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The Remains of the Day > Zugzwang and Fiction

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message 1: by [deleted user] (last edited Jan 21, 2009 01:13AM) (new)

"Zugzwang is like getting trapped on a safety island in the middle of a highway when a thunderstorm starts. You don't want to move, but you have to."
- Arthur Bisguier

Zugzwang is a chess term for a situation in which a player is 1. forced to make a move, and 2. all possible moves create a disadvantage for the player.

In chess, a zugzwang at best will lead to a very difficult game going forward, and at worst will lead to a loss. But in fiction, where the consequences can be fully explored, a zugzwang is a win-win for the reader because it helps develops the character AND pushes the plot further along. It's an existential crisis; the kierkegaardian either/or dilemma in which one's leap of faith almost never leads to feeling better about one's self. It's effective in fiction because everything that is at stake is laid out on the table, and the character is forced to make a choice according to that which he/she feels is least damaging to their situation.

In the last two books we've read, I've come across two really good examples of zugzwang.

There is a great example of Zugzwang in the early pages of Remains of the Day. Trying to build up courage to ask Mr. Farraday an important question, Steven goes off on a funny tangent about Mr. Farraday's bantering.

"It is quite possible, then, that my employer fully expects me to respond to his bantering in a like manner, and considers my failure to do so a form of negligence. This is, as I say, a matter which has given me much concern. But I must say this business of bantering is not a duty I feel I can ever discharge with enthusiasm... For one thing, how would one know for sure that at any given moment a response of the bantering sort is truly what is expected? One need hardly dwell on the catastrophic possibility of uttering a bantering remark only to discover it wholly inappropriate."

The zugzwang reveals several important things:

1. CLASS: The butler is required by his societal role to respond as his employer wishes.

2. CULTURE: His employer, Mr. Farraday, speaks in a manner unfamiliar to the butler's training but prompting a response from the butler. For the butler not to respond would leave his employer unsatisfied. For the butler to respond incorrectly would make things awkward. The conflict is provided by the difference between Farraday's American culture and the butler's background as an English butler.

3. CHARACTER DEVELOPMENT: No matter what he does, the butler loses. The fact that the butler attempts to play along with Farraday reveals that his commitment to his employer transcends his own personal discomfort.

In Fortress of Solitude, the zugzwang situation arises during the yokings and threats.

"A yoking was a koan-- it could perplex forever and never be solved. What it had to teach couldn't be named."

"As in a yoking, there were rules to follow, an art of encounters. Threat had a rhetoric. Ramon might have a mouthful of his own blood, but Dose had surrendered the rudder of the moment. A man didn't just hit another man unless he could go all the way and kill him, and this was not the place Dose had staked out for himself."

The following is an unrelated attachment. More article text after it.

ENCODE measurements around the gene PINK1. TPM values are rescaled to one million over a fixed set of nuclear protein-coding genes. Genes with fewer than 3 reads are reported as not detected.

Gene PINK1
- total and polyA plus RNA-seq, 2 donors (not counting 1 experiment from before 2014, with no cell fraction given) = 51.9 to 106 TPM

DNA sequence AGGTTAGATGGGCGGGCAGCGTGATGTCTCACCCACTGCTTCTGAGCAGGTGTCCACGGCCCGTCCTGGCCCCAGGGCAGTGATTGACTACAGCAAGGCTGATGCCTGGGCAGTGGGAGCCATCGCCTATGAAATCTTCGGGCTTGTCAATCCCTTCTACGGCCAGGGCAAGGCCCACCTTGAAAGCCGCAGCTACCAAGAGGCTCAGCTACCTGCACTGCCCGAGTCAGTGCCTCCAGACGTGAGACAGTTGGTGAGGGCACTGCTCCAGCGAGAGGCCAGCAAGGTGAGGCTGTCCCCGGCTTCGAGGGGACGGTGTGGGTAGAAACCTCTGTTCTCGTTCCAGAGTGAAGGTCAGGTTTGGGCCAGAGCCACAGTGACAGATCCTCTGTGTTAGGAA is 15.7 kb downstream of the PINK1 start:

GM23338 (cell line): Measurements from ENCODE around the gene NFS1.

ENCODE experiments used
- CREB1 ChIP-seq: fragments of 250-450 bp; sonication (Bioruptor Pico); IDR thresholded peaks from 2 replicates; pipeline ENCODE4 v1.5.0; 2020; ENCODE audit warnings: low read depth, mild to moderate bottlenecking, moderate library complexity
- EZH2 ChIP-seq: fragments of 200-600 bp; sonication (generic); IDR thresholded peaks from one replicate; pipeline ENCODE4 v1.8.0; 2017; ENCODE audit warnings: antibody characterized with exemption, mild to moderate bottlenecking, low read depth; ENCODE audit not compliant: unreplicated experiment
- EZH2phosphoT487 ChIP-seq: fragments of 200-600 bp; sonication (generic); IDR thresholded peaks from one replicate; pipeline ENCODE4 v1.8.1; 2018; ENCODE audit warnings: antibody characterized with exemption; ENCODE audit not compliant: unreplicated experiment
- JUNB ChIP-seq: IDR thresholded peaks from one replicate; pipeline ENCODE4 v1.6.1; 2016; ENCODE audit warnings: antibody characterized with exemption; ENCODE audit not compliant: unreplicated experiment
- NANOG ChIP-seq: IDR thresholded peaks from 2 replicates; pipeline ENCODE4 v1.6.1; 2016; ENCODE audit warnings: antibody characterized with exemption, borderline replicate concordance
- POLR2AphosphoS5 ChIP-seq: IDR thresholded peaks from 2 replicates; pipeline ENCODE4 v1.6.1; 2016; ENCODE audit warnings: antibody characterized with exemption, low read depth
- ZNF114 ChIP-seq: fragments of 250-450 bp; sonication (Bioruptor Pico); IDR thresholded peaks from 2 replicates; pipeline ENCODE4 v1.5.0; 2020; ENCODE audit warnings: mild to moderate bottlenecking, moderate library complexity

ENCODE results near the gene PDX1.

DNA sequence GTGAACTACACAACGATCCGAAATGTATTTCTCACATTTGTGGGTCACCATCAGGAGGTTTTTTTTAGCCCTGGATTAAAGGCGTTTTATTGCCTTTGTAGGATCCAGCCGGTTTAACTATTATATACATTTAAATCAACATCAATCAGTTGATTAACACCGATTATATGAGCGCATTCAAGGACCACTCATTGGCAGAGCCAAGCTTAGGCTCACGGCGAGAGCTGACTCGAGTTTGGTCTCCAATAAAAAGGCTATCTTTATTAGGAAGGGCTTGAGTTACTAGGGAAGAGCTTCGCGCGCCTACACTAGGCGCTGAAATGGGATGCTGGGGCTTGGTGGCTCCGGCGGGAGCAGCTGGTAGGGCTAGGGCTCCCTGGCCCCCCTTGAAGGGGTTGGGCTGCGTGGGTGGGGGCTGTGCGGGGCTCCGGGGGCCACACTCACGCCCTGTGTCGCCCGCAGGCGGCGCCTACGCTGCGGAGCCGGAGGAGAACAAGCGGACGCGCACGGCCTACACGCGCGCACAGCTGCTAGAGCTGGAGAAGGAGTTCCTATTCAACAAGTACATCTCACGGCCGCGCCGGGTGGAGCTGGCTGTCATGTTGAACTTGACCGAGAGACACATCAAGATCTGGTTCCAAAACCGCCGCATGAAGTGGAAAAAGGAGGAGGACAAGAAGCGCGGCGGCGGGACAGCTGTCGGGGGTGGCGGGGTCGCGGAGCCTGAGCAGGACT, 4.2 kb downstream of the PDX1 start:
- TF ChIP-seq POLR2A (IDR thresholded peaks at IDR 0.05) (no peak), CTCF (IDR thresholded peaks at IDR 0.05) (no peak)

Late in the book, Dylan chooses to wear thick horn rimmed glasses on the bus which makes him a prime target for a yoking. At stake here is Dylan's pride. No matter what he does, it gets sacrificed. He cannot respond violently to the yoking without either undergoing ridicule from the black kid, or flat out disrespecting the lifestyle of kids of the street. Nor can he just sit there and take the yoking without losing respect from his date. But no matter what he chooses to do, he is going to be embarrassed. His character is revealed when he submits to the yoking to avoid trouble and moves to the front of the bus where he figures he might be safe. Furthermore, Dylan's retroactive decision to stop wearing the horn rimmed glasses sacrifices his aesthetic preferences (and culture, really) for his safety to the streets.

On the opposite end, an example of what would happen if Dylan had responded to the yoking, we have Mingus who gets approached by a rival prisonmate when he starts cornering the market on jail art. At stake here is Mingus' personal safety, and he is faced with two losing choices: 1. fight or 2. get the shit kicked out of him. His answer, a strikingly different answer than Dylan would have offered, was to respond with violence (which leads to a very awkward relationship with another prison mate).

What's important to note with the zugzwang in Fortress of Solitude is that it is used to provide development for two different characters. The choices Mingus and Dylan make to the same zugzwang work to highlight the cultural and personal disparities between the two characters.

anyway, that's my messy critical post for the day. i haven't read it yet, but my english professor told me that Michael Chabon's Yiddish Policemen's Union is ALL ABOUT ZUGZWANG.

Which is cool. blah.

message 2: by Alethea (new)

Alethea A (frootjoos) | 19 comments And good blah blah to you, too.

Great analysis, Dale. And not messy at all. You'll be a great English prof.

message 3: by Alethea (new)

Alethea A (frootjoos) | 19 comments A book just came out entitled...

Zugzwang A Novel by Ronan Bennett

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